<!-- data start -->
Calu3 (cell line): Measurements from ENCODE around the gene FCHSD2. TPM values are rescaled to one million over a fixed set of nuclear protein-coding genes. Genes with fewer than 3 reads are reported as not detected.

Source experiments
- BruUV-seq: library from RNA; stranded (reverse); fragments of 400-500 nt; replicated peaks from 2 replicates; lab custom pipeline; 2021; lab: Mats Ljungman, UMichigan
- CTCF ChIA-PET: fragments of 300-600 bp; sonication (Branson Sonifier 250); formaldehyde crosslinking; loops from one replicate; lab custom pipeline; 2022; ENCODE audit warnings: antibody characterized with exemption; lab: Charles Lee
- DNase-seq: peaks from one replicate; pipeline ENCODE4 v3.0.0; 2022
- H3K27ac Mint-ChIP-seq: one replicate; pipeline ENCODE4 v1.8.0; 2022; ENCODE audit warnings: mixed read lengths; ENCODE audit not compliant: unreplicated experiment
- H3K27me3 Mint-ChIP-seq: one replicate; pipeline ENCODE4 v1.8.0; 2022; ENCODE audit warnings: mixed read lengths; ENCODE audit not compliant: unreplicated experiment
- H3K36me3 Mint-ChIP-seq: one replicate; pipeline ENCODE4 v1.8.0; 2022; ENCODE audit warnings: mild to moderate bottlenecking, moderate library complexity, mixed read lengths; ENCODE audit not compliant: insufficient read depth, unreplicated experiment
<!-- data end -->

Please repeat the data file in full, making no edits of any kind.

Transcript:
Calu3 (cell line): Measurements from ENCODE around the gene FCHSD2. TPM values are rescaled to one million over a fixed set of nuclear protein-coding genes. Genes with fewer than 3 reads are reported as not detected.

Source experiments
- BruUV-seq: library from RNA; stranded (reverse); fragments of 400-500 nt; replicated peaks from 2 replicates; lab custom pipeline; 2021; lab: Mats Ljungman, UMichigan
- CTCF ChIA-PET: fragments of 300-600 bp; sonication (Branson Sonifier 250); formaldehyde crosslinking; loops from one replicate; lab custom pipeline; 2022; ENCODE audit warnings: antibody characterized with exemption; lab: Charles Lee
- DNase-seq: peaks from one replicate; pipeline ENCODE4 v3.0.0; 2022
- H3K27ac Mint-ChIP-seq: one replicate; pipeline ENCODE4 v1.8.0; 2022; ENCODE audit warnings: mixed read lengths; ENCODE audit not compliant: unreplicated experiment
- H3K27me3 Mint-ChIP-seq: one replicate; pipeline ENCODE4 v1.8.0; 2022; ENCODE audit warnings: mixed read lengths; ENCODE audit not compliant: unreplicated experiment
- H3K36me3 Mint-ChIP-seq: one replicate; pipeline ENCODE4 v1.8.0; 2022; ENCODE audit warnings: mild to moderate bottlenecking, moderate library complexity, mixed read lengths; ENCODE audit not compliant: insufficient read depth, unreplicated experiment